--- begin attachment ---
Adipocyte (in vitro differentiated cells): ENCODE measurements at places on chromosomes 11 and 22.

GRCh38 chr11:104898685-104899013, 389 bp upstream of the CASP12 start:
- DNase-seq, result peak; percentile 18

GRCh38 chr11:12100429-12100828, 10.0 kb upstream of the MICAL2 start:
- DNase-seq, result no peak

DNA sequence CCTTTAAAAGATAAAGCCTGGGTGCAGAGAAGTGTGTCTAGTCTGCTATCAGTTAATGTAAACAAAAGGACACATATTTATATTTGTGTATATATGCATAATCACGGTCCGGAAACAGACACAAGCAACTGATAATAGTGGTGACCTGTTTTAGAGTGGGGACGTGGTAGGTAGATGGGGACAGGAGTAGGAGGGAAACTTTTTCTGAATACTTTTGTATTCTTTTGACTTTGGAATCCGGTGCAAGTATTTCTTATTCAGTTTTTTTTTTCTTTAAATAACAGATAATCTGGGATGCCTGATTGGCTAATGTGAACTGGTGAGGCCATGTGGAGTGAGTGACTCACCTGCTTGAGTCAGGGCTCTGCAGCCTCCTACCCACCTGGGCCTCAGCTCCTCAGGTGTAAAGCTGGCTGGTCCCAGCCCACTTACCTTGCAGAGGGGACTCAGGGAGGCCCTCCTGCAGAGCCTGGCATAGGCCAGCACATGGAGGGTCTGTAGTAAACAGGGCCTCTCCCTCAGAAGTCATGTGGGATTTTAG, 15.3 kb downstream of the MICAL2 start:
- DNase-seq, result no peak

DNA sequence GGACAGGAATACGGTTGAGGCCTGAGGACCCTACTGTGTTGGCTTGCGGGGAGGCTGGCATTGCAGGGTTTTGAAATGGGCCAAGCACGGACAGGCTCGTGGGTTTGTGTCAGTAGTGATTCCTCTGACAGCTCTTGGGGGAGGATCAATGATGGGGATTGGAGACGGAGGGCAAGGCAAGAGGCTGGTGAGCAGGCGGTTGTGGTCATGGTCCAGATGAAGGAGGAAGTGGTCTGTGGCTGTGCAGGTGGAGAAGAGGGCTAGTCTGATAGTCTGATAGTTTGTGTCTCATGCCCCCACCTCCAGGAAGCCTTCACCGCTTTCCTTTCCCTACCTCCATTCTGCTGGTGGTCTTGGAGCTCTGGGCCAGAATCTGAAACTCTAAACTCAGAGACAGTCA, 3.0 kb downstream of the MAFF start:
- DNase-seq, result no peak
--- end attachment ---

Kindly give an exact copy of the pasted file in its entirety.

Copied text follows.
Adipocyte (in vitro differentiated cells): ENCODE measurements at places on chromosomes 11 and 22.

GRCh38 chr11:104898685-104899013, 389 bp upstream of the CASP12 start:
- DNase-seq, result peak; percentile 18

GRCh38 chr11:12100429-12100828, 10.0 kb upstream of the MICAL2 start:
- DNase-seq, result no peak

DNA sequence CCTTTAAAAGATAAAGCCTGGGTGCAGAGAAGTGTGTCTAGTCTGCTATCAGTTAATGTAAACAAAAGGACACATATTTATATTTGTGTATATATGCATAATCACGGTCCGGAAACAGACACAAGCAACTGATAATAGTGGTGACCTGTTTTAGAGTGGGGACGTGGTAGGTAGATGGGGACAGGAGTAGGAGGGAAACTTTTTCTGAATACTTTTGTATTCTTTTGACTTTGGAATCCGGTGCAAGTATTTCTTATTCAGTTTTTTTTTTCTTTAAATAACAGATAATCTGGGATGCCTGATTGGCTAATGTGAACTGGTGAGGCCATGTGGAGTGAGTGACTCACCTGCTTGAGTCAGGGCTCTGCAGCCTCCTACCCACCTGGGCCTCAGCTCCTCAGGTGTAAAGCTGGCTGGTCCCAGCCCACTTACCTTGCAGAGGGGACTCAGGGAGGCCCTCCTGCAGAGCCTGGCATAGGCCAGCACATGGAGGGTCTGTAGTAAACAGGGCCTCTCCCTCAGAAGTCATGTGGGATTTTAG, 15.3 kb downstream of the MICAL2 start:
- DNase-seq, result no peak

DNA sequence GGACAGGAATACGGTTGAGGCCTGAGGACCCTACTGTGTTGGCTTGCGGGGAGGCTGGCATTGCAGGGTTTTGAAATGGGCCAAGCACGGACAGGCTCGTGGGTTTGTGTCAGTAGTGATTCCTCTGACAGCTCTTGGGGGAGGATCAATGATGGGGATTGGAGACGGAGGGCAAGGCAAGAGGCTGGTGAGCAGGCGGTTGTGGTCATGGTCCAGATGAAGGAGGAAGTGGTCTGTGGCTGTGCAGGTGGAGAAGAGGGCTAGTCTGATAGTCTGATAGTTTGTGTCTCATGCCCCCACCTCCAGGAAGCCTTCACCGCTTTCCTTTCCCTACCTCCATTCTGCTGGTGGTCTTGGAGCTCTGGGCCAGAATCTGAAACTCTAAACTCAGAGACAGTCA, 3.0 kb downstream of the MAFF start:
- DNase-seq, result no peak